The Conquest of Plassans by Emile Zola

Translated by Helen Constantine

Reviewed by Harriet Devine

conquest-of-plassans_oupIn issue 1 of SNB, I reviewed Zola’s Money, and Victoria wrote a fascinating article about his “racy, sordid books” for the BookBuzz section. Money was the eighteenth novel in Zola’s Rougon-Macquart series, and this is the fourth of the series. Essentially, the whole series focused on different members of the same family, and allowed Zola to air his theories about genetic inheritance and psychology. In Money, these were perceptible but not intrusive; but in The Conquest of Plassans, they are very much to the fore.

The Conquest of Plassans (published in 1874, but set about twenty years earlier) is about what at first appears to be a typical bourgeois couple, Francois and Marthe Mouret. The two are first cousins: their grandmother, known as Tante Dide, gave birth to Marthe’s father by her husband Rougan, and to Francois’ mother by her lover Macquart. With me so far? I was slightly confused at first, but this lovely new OUP edition has a useful family tree, which I was happy to be able to refer to several times. At the time when the novel is set, Tante Dide has been confined in an asylum for several years, and the spectre of her madness hangs over the whole family. However, when we first meet the Mourets, they are living a peaceful and pleasant life in the attractive provincial town that gives the novel its name. Francois potters around in his lovely garden, tending his flowers and vegetables, while Marthe sits quietly at home with her sewing and mending.

Everything changes, though, when the family has a lodger foisted on them by a local cleric. This is Abbe Faujas, who arrives with his old mother, and moves into a couple of empty rooms at the top of the house. He seems a modest, if rather strange man – he wears an old patched soutane, takes no care of his appearance, lives in a room with only a bed and a huge crucified Christ in dark wood hanging on the wall. But as time goes on, his true nature begins to appear. His plan in coming to Plassans is to win the town over for outside political forces, and he gradually comes to wield more and more power over its inhabitants. Not only that, but he also exerts a powerful spell over Marthe, who develops a sort of religious mania, in which Faujas himself plays an intimate part. She loses all interest in her family, takes a dislike to Francois and neglects her children, hardly even noticing when they disappear to colleges, seminaries, or in her daughter’s case to stay with her old nurse. Most of her time is spent in the church, or on her knees weeping in front of Faujas, who treats her with increasing cruelty. Her deterioration is painful to read about, and the consequent taking over the house by Faujas’ amoral sister and her hideously drunken and wicked husband almost unbearable. Strong stuff.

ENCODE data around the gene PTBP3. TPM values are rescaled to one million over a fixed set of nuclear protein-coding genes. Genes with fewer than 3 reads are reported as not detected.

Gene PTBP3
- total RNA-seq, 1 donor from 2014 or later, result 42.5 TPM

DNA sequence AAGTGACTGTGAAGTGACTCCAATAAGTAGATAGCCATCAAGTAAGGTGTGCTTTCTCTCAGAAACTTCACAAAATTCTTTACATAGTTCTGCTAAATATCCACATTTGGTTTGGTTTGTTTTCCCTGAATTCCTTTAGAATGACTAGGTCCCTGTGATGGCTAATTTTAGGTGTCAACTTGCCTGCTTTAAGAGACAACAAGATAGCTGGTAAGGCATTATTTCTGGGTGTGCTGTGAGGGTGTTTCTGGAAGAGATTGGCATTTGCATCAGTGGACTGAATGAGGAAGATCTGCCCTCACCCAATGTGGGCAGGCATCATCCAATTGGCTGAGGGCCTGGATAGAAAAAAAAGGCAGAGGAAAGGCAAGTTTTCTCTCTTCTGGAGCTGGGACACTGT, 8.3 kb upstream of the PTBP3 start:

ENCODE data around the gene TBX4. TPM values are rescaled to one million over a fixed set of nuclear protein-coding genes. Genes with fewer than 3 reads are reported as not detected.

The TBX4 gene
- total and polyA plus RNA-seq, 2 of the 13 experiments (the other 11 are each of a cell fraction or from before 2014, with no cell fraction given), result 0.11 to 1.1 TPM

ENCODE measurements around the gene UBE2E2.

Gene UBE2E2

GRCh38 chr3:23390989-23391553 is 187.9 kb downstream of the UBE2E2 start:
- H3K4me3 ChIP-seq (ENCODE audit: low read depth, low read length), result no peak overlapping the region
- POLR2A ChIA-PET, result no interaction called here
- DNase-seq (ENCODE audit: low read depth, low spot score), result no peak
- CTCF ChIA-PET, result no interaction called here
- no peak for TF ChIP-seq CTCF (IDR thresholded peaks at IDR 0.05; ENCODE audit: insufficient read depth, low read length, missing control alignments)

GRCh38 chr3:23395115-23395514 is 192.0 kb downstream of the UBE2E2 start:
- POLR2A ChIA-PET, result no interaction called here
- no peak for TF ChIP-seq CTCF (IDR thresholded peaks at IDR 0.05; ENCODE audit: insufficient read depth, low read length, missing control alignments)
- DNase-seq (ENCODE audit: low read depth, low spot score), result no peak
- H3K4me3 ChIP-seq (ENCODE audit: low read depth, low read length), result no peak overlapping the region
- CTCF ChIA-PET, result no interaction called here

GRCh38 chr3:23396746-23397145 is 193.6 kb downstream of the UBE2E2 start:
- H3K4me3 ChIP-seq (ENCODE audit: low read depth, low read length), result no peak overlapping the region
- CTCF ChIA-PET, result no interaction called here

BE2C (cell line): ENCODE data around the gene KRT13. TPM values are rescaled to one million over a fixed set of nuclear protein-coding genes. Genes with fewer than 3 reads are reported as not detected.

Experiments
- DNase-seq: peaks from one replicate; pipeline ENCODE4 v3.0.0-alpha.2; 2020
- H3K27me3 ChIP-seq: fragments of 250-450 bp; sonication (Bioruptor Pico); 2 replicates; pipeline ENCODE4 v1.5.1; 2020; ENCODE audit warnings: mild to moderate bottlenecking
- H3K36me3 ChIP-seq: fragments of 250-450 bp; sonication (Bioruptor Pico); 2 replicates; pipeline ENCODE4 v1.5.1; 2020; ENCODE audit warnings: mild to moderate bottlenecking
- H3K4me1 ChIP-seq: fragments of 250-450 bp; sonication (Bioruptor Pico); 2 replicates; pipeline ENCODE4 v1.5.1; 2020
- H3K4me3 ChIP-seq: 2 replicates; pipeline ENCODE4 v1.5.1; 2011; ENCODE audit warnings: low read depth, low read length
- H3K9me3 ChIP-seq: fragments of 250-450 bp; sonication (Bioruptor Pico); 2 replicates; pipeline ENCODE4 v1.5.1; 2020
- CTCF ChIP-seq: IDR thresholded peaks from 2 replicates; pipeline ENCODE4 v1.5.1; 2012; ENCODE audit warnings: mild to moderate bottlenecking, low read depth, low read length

The novel ends in extreme melodrama, and it’s hard not to feel that Zola was trying a little too hard to prove his point that nobody can escape their genetic inheritance. In that respect, I’d say he’d developed his methods considerably by the time of writing Money some fifteen years later. But there’s so much more going on here, and the novel is so worth reading, for its wonderful view of French provincial life, its extraordinary characters both low-life and high-life, its satire and its tragedy. So, well done to OUP for commissioning these new translations – this one excellently done by Helen Constantine. Highly recommended.

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Harriet Devine is one of the editors of Shiny New Books.

Emile Zola, The Conquest of Plassans (Oxford World’s Classics: Oxford, 2014). 9780199664788, 307 pp., paperback.

One Comment

  1. Zola isn’t afraid to tackle the hard stuff is he? Some of his works are almost too painful to read. I’ve barely started on the R-M series – is it best to read in order of publication or doesn’t it matter too much?

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